World Bulletin / News Desk
This month's announcement that Seoul and Washington had decided to go ahead with the deployment of THAAD, or Terminal High Altitude Area Defense, was met with strong disapproval from critics at home and abroad.
Some residents around Seongju County -- located nearly 300 kilometers (186 miles) south of Seoul -- have expressed their concern about living so close to a potential target for a North Korean attack, while other grievances include the potential health problems caused by THAAD's powerful radar.
Meanwhile, China and North Korea have long been suspicious of moves by the United States on a peninsula where there are already nearly 30,000 American military personnel.
Prime Minister Hwang Kyo-ahn paid a visit to Seongju late last week to reassure locals over their THAAD fears, but was met with flying eggs and bottles.
As Hwang's car was held up for hours, the ruling Saenuri Party's floor leader called for justice against those who apparently had traveled to Seongju to make trouble.
"Those that incite violent protests for a living should be punished," Chung Jin-suk was quoted as saying by news agency Yonhap. "We need to distinguish reasonable opinion-gathering of residents from the violence done by the outsiders."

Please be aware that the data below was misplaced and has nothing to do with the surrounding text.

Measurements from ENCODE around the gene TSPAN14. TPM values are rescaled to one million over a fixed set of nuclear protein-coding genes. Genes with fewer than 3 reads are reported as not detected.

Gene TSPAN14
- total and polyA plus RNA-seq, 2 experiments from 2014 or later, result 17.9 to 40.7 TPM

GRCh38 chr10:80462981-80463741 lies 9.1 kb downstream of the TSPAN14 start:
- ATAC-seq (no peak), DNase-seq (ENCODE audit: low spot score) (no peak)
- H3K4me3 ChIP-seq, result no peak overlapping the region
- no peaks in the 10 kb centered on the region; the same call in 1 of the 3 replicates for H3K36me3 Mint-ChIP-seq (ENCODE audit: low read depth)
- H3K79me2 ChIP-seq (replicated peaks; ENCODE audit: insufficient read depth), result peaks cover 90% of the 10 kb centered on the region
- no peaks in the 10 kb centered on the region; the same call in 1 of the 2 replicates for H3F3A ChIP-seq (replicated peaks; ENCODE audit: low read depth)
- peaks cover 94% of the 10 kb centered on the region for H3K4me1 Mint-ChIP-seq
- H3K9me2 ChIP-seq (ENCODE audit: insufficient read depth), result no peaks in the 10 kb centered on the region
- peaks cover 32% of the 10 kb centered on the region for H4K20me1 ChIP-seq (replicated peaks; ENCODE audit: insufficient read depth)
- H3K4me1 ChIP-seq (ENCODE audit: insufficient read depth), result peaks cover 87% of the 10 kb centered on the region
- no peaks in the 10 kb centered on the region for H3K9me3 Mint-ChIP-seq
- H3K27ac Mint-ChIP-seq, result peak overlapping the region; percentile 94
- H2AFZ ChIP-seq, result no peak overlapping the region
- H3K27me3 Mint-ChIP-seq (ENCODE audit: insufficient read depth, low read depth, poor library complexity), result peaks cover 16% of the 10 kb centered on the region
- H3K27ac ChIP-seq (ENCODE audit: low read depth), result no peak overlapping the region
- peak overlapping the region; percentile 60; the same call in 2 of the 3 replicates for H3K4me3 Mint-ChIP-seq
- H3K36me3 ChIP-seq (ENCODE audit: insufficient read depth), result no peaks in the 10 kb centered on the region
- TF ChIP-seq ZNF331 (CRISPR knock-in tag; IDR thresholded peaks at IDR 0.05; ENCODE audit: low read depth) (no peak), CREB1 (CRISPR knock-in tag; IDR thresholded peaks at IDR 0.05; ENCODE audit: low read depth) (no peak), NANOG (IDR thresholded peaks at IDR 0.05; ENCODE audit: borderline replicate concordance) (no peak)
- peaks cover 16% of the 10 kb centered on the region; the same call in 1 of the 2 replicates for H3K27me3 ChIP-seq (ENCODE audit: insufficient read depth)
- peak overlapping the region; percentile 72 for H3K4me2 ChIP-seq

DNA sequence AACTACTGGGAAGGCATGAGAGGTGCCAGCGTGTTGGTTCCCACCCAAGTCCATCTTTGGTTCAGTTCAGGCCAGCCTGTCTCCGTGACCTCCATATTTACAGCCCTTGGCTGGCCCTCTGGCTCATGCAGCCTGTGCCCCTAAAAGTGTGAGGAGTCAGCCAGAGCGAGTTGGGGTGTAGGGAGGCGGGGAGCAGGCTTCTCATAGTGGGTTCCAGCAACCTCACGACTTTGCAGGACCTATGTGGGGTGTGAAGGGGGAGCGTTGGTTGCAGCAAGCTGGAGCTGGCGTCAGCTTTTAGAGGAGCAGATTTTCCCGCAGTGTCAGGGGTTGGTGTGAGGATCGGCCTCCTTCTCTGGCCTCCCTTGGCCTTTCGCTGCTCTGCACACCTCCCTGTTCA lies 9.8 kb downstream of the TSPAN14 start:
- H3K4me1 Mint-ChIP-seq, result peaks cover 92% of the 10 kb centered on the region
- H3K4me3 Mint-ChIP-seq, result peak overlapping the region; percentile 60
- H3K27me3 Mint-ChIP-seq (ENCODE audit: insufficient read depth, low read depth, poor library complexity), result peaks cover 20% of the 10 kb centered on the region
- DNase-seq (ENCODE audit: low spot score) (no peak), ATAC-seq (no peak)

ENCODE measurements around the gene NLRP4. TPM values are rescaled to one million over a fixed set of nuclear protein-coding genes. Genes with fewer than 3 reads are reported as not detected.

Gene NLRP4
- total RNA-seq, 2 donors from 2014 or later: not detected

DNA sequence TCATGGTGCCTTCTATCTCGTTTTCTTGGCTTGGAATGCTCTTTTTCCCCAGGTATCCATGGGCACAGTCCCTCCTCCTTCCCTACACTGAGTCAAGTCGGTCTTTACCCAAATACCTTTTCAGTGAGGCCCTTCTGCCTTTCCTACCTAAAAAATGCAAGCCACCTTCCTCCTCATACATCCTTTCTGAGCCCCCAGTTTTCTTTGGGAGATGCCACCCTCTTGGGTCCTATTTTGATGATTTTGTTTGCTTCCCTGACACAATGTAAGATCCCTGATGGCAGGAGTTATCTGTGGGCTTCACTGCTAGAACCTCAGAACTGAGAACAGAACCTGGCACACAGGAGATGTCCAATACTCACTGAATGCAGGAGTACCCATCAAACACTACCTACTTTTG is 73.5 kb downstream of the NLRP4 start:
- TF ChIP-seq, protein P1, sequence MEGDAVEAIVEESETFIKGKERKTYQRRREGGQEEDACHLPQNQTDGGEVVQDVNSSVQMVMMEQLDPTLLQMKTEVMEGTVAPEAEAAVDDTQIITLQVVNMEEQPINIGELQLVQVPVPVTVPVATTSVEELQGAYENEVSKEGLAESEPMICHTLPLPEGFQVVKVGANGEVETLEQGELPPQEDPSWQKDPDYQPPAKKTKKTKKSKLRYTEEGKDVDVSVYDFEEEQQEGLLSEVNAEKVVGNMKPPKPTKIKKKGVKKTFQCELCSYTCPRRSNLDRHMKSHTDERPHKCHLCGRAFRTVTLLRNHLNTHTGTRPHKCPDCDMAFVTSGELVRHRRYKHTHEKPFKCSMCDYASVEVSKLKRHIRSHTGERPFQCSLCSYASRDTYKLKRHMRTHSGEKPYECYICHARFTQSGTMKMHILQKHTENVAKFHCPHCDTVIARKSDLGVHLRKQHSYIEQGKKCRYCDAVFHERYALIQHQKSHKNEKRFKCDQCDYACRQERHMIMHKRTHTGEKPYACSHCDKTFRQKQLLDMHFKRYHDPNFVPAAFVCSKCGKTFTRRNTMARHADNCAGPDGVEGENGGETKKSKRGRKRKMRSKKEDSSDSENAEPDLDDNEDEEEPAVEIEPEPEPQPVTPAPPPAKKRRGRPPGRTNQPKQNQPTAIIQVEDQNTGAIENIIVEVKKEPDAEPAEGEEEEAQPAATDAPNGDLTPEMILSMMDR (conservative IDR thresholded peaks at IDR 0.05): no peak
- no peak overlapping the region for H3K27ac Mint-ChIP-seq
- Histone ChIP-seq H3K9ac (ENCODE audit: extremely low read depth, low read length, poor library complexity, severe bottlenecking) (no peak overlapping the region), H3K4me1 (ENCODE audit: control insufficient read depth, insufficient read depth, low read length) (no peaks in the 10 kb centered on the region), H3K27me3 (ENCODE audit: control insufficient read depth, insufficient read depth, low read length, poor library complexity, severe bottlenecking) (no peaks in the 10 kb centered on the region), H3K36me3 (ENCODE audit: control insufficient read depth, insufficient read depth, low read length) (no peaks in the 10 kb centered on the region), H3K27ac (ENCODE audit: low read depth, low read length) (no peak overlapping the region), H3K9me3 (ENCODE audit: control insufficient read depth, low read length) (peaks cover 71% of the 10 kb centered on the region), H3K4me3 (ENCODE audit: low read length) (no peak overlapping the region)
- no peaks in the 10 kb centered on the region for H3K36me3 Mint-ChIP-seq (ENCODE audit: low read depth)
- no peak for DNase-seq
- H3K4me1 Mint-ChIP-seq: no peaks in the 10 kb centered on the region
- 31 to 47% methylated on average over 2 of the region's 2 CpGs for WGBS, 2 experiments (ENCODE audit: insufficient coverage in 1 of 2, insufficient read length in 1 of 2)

As police investigate the incident, the head of a protest group in Seongju also insisted that "outsiders" were responsible for the violence.
South Korea has already come under the scrutiny of a United Nations rapporteur for heavy handedness in policing protests -- especially when tens of thousands of demonstrators filled central Seoul last November to rally against a range of government policies.
Meanwhile, the unification ministry was adamant Monday that North Korea poses a serious threat.
“North Korea seems to be fully prepared to carry out a nuclear test at any time," a spokesperson told reporters amid recent reports highlighting increased activity around the same tunnel that saw the North's claimed hydrogen bomb test in January.
The move had led to strengthened UN sanctions against the reclusive state.
North Korea's foreign ministry, on the other hand, kept the blame for regional tensions squarely on the U.S.
"Raising chances of a conflict on the Korean peninsula, the U.S. continues to carry out joint military drills and brings nuclear-powered submarines, bombers and other strategic weapons, including [THAAD], into South Korea," a ministry spokesperson said, according to Pyongyang's state-run KCNA news agency.